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Prevalence and Predictors of Immunological Failure among HIV Patients on HAART in Southern Ethiopia

  • Kesetebirhan Delele Yirdaw ,

    Contributed equally to this work with: Kesetebirhan Delele Yirdaw, Susan Hattingh

    kcgp2005@yahoo.com

    Affiliation Department of Health Studies, University of South Africa, Addis Ababa, Ethiopia

  • Susan Hattingh

    Contributed equally to this work with: Kesetebirhan Delele Yirdaw, Susan Hattingh

    Affiliation Dean Office, College of Nursing Al-Ahsa, King Saud bin Abdulaziz University for Health Sciences (KSAU-HS) National Guard Health Affairs, Eastern Region, Saudi Arabia

Prevalence and Predictors of Immunological Failure among HIV Patients on HAART in Southern Ethiopia

  • Kesetebirhan Delele Yirdaw, 
  • Susan Hattingh
PLOS
x

Abstract

Immunological monitoring is part of the standard of care for patients on antiretroviral treatment. Yet, little is known about the routine implementation of immunological laboratory monitoring and utilization in clinical care in Ethiopia. This study assessed the pattern of immunological monitoring, immunological response, level of immunological treatment failure and factors related to it among patients on antiretroviral therapy in selected hospitals in southern Ethiopia. A retrospective longitudinal analytic study was conducted using documents of patients started on antiretroviral therapy. Adequacy of timely immunological monitoring was assessed every six months the first year and every one year thereafter. Immunological response was assessed every six months at cohort level. Immunological failure was based on the criteria: fall of follow-up CD4 cell count to baseline (or below), or CD4 levels persisting below 100 cells/mm3, or 50% fall from on-treatment peak value. A total of 1,321 documents of patients reviewed revealed timely immunological monitoring were inadequate. There was adequate immunological response, with pediatric patients, females, those with less advanced illness (baseline WHO Stage I or II) and those with higher baseline CD4 cell count found to have better immunological recovery. Thirty-nine patients (3%) were not evaluated for immunological failure because they had frequent treatment interruption. Despite overall adequate immunological response at group level, the prevalence of those who ever experienced immunological failure was 17.6% (n=226), while after subsequent re-evaluation it dropped to 11.5% (n=147). Having WHO Stage III/IV of the disease or a higher CD4 cell count at baseline was identified as a risk for immunological failure. Few patients with confirmed failure were switched to second line therapy. These findings highlight the magnitude of the problem of immunological failure and the gap in management. Prioritizing care for high risk patients may help in effective utilization of meager resources.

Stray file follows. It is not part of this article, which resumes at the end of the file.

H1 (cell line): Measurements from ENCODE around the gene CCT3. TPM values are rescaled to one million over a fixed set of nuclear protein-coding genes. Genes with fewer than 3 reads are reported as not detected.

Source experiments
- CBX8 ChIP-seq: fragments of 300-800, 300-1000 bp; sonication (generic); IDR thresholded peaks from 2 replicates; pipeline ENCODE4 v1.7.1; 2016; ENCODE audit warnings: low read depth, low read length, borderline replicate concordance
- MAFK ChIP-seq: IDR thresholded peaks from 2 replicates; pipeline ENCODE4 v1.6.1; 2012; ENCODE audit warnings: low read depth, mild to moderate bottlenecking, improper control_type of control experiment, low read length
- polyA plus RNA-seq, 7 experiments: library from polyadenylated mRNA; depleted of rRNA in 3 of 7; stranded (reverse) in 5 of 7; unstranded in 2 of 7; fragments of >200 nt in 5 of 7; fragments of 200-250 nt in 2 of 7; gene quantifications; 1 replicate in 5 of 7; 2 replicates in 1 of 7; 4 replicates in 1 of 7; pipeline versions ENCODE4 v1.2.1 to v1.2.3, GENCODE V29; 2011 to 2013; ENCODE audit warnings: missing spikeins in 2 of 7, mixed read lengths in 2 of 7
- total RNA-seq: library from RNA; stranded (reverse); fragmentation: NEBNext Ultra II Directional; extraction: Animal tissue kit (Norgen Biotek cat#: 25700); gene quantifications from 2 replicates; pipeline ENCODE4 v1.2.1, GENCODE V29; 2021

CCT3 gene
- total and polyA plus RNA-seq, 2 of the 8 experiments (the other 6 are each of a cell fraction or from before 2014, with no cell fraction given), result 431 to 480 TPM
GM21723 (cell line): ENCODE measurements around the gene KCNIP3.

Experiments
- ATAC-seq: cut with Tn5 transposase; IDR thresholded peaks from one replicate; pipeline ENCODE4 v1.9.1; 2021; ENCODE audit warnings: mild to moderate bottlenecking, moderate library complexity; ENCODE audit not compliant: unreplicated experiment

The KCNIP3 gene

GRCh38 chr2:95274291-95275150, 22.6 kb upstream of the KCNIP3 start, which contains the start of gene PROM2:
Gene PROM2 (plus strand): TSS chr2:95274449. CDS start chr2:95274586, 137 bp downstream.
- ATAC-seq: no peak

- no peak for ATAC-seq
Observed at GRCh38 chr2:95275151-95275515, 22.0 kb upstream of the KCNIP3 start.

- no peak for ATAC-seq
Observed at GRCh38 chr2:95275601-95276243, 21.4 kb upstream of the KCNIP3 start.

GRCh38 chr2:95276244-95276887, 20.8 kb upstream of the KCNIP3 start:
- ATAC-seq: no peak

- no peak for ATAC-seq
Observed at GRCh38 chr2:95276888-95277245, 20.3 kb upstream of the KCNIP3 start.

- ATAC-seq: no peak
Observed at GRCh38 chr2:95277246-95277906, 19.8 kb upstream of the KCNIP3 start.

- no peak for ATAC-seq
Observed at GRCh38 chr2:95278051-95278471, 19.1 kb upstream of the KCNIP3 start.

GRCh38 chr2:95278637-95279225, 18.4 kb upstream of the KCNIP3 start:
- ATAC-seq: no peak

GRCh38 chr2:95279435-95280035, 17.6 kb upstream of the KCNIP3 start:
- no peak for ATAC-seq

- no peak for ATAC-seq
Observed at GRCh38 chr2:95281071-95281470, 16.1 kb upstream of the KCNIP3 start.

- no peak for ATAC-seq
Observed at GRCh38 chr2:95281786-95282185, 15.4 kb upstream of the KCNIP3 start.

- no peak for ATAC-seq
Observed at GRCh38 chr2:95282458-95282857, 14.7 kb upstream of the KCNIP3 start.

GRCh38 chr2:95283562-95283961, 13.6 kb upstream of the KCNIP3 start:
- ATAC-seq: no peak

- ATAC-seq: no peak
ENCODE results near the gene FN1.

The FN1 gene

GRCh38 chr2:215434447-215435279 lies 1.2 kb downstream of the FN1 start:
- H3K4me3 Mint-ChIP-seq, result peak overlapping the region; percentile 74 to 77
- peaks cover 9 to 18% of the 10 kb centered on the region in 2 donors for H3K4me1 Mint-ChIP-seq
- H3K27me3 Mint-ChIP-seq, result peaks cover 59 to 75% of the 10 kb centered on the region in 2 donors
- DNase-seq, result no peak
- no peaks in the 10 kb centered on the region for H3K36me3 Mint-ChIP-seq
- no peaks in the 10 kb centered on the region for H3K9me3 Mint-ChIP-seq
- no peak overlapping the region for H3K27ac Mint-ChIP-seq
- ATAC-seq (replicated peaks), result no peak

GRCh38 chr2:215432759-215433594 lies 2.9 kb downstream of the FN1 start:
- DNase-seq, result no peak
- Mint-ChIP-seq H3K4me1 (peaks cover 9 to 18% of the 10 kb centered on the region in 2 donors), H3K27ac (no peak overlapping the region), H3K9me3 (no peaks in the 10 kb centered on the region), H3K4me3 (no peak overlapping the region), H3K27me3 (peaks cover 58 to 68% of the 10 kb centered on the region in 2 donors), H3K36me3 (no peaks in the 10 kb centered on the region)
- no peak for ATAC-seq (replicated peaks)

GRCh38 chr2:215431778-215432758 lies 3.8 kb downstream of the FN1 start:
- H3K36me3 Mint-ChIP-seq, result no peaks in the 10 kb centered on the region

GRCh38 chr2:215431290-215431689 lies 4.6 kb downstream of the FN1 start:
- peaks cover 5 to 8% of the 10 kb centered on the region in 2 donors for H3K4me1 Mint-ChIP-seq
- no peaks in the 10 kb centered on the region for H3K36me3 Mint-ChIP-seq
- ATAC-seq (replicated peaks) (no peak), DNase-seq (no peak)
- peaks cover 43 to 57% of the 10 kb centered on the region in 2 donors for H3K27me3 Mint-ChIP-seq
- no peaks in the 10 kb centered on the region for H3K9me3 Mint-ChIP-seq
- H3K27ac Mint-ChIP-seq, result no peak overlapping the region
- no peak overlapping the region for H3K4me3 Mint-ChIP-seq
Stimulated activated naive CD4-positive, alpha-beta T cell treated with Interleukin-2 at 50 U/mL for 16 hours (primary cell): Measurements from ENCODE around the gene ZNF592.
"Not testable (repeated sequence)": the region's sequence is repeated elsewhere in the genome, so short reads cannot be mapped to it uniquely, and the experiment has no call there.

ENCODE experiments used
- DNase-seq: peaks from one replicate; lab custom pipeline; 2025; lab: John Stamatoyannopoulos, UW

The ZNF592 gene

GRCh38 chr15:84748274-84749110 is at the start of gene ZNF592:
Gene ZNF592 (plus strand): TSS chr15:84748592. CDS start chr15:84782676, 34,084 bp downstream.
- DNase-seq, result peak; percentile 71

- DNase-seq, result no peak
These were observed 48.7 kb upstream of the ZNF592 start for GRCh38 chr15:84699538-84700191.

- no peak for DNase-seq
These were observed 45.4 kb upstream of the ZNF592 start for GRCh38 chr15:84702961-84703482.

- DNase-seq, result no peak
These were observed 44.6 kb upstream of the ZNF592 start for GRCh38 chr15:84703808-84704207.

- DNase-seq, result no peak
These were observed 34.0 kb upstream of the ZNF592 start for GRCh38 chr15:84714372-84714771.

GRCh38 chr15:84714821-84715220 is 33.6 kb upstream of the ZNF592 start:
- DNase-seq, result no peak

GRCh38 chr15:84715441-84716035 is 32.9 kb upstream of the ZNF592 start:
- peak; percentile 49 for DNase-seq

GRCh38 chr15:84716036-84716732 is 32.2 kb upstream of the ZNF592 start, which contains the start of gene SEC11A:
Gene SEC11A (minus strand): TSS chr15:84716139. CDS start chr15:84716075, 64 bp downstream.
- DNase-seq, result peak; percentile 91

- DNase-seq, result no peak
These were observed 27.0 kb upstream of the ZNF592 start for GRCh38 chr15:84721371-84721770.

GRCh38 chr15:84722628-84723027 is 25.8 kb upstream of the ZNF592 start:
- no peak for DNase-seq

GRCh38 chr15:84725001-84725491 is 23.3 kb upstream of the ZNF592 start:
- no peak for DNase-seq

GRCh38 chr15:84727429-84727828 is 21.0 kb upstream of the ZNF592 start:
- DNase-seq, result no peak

Introduction

In Ethiopia, access to highly active antiretroviral therapy (HAART) started on massive scale in 2005 and by 2013 it has reached to some 317,443 people [1, 2]. Treatment has been successful as demonstrated by the improvement of survival in many settings in Ethiopia [3, 4]. This has changed the course of the epidemic and made Human Immunodeficiency virus (HIV) a chronic manageable disease.

As important as it is to get people who need the treatment be on HAART, it is even more important to ensure that patients adhere to the treatment so that they benefit from it in the long run as well. This is because poor adherence to treatment is associated with increased risk of drug resistance and thus increased risk to treatment failure [5, 6]. Achieving adherence to treatment of ≥95% is not always possible for all people on HAART because of for example lack of family support, unemployment, alcohol intake, poverty and the presence of other conditions and diseases that could limit insight and knowledge [7]. In Ethiopia, studies indicate that the level of adherence is suboptimal for patients on HAART ranging from 7–28% based on self-report and/or pill count [713]. The longer a person is on a failing HAART regimen, the higher the mortality risk [14]. For this reason, monitoring HAART treatment response, especially immunological and virologic, which is challenging issue in resource limited chronic HIV care settings, becomes very important. Detection and management of treatment failure could be compromised if the monitoring is not carried out timely [15, 16]. For resource limited settings, the World Health Organization (WHO) recommends clinical and immunological monitoring of treatment with targeted viral load testing when available [17]. In Ethiopia viral load testing is not available in routine practice settings; hence immunological monitoring is the only option for laboratory based monitoring.